In 2001, Polish-American historian Jan Gross published his widely controversial book, Neighbors, which exposed and documented the massacre, where in 1941, after the German occupation of the town Jedwabne, under German encouragement, the Polish residents violently massacred 1,600 of their Jewish neighbors. Ending the pogrom, the Jews were forced into a barn and burned alive.
Gross' book spurred a Polish-wide discussion and soul searching, as previous beliefs that Poles were only victims during the Nazi war were dissolved. Jedwabne has since become both a symbol and a sign of the cataclysm of Polish-Jewish relations during the war
While leaders and dignitaries gathered in Jedwabne for the ceremony, the atmosphere inside Jedwabne was tense, as many residents felt blamed for a massacre that their grandparents or parents had been apart of. Few residents attended the ceremony.

Click here to read the entire article. 



****Update from Jan Meisels Allan


The following was sent to me by Witold Dzielski, First Secretary, Embassy of the Republic of Poland  to the United States. I am sharing this with you for informational purposes. Note at the time of posting the English version of Poland's President's message was still not posted.


Sent: Friday, September 02, 2011 2:46 PM
Subject: Reaction of the Polish government to the incident in Jedwabne

Dear Friends,
·         Poland's President and Minister of Foreign Affairs released statements condemning the vandalism of a Jewish massacre memorial in Jedwabne. Both expressed strongly that such incidents are completely unacceptable in Poland. For further information, please take a look at the following links:

I assure you that this crime it being treated in a very serious manner by Polish authorities. Both state and local governments are involved. Please let me know if you have further questions.

Best regards,
Witold

Witold Dzielski, First Secretary
Embassy of the Republic of Poland
2640 16th Street, NW, Washington DC 20009
Telephone: (202) 234 3800, ext. 2108
e-mail:
Witold.Dzielski@msz.gov.pl

In the News: JewishGen Helps Reunite Family Torn Apart by the Holocaust

The following excerpts are from an article by Peter Kash - published in the Jewish Week


My 84-year-old father, Robert Kash, received a phone call from a woman who introduced herself as a cousin, with the same great grandfather. She said she was working on a Family Tree from a website called www.Jewishgen.org.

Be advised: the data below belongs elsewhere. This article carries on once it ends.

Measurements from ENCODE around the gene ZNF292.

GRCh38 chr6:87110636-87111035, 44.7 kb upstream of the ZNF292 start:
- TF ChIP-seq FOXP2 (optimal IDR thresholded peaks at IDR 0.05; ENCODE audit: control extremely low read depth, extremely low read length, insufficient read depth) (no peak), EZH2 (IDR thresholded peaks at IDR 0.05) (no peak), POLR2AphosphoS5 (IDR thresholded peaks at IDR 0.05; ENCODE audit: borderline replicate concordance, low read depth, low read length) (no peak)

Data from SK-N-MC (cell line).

About seven weeks ago she emailed me the Family Tree and shared the newfound cousins she contacted, including one from Israel. My newfound cousin, who deserves all the credit for her arduous, detective-like work in tracking down the family, is Toni Dee; we just met for the first time and shared a warm, long overdue hug. 


For more than 30 years, I have been looking for any remnant of family from the Holocaust. My grandfather was one of 13 brothers and sisters, but only three survived, along with his elderly parents who made it to the United States from Poland well before the war. 


Recently, based on information from the Family Tree that Toni provided, I called a newly discovered cousin in Tel Aviv. He was surprised that I spoke Hebrew and I explained that I served in the IDF more than 25 years ago. I started to cry, realizing that I had not really been a Lonely Soldier and had family in Israel; I just didn’t know it back then. 
I have also found cousins living in the same county as me and never knew it even, though we have shared friends. This experience has brought to life the black and white pictures I use to stare at as a teenager of the Old Country.
Surely hundreds of our relatives perished in the Shoah.
The new family members plan to connect later this year in Israel during the celebration of my 50th birthday and 50th visit to Israel; it will be a reconnection of a generation of cousins that will meet for the first time in four generations. I will meet descendants of all five of my great grandfather’s siblings; I now I have over 60 cousins in Israel that I didn’t know existed until a few weeks ago. 
I guess that along with the adage “Never Again,” we can add: “Never Give Up.”
Click here to read the entire article.